Grace Anne (Zehnder) Cundall, 88, died Jan. 4 at her home west of Brighton. She was born to Rudolph Robert Zehnder Sr. and Caroline Susanna (Schoech) Zehnder at the family homestead west of Standley Lake, near Arvada. Grace attended Wagner Elementary School in Jefferson County and graduated from Holy Family High School in Denver in 1942. Grace Anne worked at St. Anthony (Central) hospital and the Arvada Dime Store in Arvada, before being employed by Mountain States Telephone and Telegraph Co., later known as Mountain Bell. She continued to work for Mountain Bell until she married Howard Frederick Cundall on April 20, 1947 at Shrine of St. Anne’s Catholic Church, the same church where her parents were the first couple to be married when the church was new. To this union four daughters were born: Margaret (Jerry)

Burnett of Hereford, Paula (Scott) Tietmeyer of Grover, Virginia (Bill) Halligan of Bushnell, Neb., and Gloria (Peter Starin, deceased) Cundall of Brighton. Grace and Howard were very proud of their daughters, their families and their accomplishments. Grace retired from Mountain Bell in March 1986 after 30 years, only taking a few years away while the girls were small. After her retirement, Grace remained active, helping Howard on the family farm. She spent countless hours working on the families’ genealogy, scrapbooking, embroidering and working jigsaw puzzles. She loved the outdoors and traveling. One of her highlights in her later years was being able to travel to Austria and Switzerland in 2009 where she visited her family’s historical homestead in Sattel, Switzerland. She was an active supporter and project leader of the Good-Luck 4-H Club enjoying the members and their projects. Grace and Howard both devoted much of their lives enriching the lives of those around them. But above all, the family and the time spent with them were most important to Grace. Survivors include her four daughters and their families; six grandchildren Jeffrey (Kim) Burnett of Carpenter, Wyo., Jay (Lisa) Burnett of Grover, JoElla (Andy) Norman of Crawford, Neb., Ann (Kurtis) Gebauer of Grover, Cody (Candice) Halligan of Bushnell, Neb., and Paul Tietmeyer of Grover; and nine great-grandchildren; and sister Ardella Stake. She was preceded in death by her husband, Howard Cundall, and sister Elizabeth Bachman. Rosary service, 7 p.m. today at Tabor-Rice Funeral Home. Mass of Christian burial will follow at 1 p.m. on Friday at Shrine of St. Anne Catholic Church, 7555 Grant Place, Arvada. Interment will follow at Mount Olivet Cemetery in Wheat Ridge. Memorial contributions may be made to the Good-Luck 4H Club scholarship fund or the charity of your choice. Tabor-Rice Funeral Home is handling the arrangements.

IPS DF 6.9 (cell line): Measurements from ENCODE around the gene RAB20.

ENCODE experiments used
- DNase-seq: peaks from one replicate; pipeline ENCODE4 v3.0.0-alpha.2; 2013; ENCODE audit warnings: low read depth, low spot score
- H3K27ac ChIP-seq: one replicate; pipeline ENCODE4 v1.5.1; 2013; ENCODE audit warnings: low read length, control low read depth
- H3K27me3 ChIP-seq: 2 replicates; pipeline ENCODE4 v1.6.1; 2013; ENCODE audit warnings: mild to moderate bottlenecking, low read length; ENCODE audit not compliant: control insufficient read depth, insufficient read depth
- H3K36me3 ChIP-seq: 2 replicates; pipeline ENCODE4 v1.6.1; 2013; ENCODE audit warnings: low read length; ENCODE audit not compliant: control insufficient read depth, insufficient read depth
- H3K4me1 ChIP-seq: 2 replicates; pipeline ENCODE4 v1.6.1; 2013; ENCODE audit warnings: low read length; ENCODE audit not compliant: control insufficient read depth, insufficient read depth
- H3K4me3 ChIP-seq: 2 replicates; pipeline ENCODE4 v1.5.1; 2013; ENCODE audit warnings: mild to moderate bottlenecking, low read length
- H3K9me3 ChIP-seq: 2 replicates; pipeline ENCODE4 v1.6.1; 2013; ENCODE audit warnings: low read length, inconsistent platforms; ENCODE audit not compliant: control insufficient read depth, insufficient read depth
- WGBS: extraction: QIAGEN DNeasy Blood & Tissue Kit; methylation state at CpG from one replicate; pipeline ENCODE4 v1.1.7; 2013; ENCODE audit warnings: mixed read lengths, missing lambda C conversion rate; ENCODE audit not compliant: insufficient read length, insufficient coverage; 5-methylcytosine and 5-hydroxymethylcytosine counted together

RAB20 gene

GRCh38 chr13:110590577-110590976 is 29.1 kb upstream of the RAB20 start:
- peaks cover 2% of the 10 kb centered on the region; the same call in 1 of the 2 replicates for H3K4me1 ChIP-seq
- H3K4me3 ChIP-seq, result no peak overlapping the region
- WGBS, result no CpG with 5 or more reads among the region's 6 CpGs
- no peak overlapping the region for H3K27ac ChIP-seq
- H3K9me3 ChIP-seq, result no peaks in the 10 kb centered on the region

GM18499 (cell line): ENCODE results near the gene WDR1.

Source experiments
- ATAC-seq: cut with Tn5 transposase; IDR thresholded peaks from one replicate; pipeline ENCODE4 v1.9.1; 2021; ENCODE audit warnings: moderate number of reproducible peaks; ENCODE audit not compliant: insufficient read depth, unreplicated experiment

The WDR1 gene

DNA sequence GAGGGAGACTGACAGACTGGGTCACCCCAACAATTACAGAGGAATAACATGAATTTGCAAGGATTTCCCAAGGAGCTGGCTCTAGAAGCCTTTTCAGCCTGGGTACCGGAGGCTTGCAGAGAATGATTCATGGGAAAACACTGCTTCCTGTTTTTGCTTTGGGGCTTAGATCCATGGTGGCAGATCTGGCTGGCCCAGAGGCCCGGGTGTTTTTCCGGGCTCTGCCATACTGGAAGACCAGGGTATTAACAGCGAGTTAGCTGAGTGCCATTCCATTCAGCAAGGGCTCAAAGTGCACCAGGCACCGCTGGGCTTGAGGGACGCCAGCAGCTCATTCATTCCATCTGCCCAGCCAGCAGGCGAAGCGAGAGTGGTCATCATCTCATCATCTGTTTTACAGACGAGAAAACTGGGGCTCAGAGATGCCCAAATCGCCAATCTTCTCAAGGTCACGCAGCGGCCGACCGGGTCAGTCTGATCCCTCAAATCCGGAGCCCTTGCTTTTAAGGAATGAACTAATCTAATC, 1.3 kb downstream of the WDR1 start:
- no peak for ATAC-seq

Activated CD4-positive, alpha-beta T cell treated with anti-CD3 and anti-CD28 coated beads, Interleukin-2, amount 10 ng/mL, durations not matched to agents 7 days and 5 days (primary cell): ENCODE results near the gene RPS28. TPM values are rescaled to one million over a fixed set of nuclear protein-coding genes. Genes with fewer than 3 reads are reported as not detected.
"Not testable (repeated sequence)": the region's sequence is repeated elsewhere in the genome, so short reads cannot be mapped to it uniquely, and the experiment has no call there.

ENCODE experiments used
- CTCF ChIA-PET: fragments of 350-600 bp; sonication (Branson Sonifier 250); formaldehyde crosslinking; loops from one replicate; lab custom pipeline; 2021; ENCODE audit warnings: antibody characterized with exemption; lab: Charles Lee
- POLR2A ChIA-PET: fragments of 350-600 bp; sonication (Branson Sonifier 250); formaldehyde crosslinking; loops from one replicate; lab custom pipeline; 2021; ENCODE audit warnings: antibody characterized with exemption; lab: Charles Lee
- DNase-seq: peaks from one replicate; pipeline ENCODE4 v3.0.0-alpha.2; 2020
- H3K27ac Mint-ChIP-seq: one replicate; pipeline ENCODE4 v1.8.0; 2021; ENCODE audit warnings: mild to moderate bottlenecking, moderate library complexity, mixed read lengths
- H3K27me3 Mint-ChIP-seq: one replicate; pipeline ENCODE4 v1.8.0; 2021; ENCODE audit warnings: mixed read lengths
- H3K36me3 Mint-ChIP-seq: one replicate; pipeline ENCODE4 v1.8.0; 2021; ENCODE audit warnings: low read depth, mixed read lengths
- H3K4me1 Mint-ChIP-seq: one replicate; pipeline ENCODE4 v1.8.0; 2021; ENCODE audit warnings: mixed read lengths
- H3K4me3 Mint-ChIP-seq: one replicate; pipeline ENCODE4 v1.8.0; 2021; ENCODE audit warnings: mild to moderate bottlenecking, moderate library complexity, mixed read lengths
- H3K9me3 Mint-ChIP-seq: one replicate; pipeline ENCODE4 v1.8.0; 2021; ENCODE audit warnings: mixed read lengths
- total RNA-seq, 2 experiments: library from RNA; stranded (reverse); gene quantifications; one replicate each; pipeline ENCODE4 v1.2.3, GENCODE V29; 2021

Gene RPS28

Francisco M. Ysac

Francisco (Frank) M. Ysac, 50, of Firestone, died Jan. 4 at his home after a four-year battle with colon cancer. He was born in Scottsbluff, Neb., to Daniel and Stella (Lucius) Ysac. He attended schools in Scottsbluff and married Lori Lucero on June 23, 2001, in Brighton. He was an engineer for the past 24 years for the Burlington Northern and Santa Fe railroad in Denver. Frank was very athletic and enjoyed sports. He also enjoyed his cars and going on drives up the mountain. Survivors include his parents Daniel and Stella Ysac of Scottsbluff; wife Lori Ysac of Firestone; children Shania Ysac and Sheree Ysac, both of Firestone, Stephanie Ysac of Dallas, Deanna Ysac of Gering, Neb., Frank (Vanessa) Ysac, Jr. of Scottsbluff, Selina Ysac of Omaha, Nichole (Rick) Guzman of Longmont, Isaiah (Nikki) Gallegos of Thornton, Sheraya (Abel) Zertuche of Brighton; brothers Daniel Ysac, Jr. of Gering, Stephen (Nicole) Ysac of Ulysses, Kan., Dan Sabala of Lincoln, and Tony Steidley of Scottsbluff; and 12 grandchildren. Rosary service, 7 p.m. Friday at Tabor-Rice Funeral Home. Memorial service will follow at 11 a.m. on Saturday at The Healing Place, 17801 E. 160th Ave. Memorial contributions can be made to the Francisco Ysac Memorial Fund, c/o Valley Bank & Trust, 30 N. Fourth Ave., Brighton, 80601. TaborRice Funeral Home is handling the arrangements.

Dean M. Shaw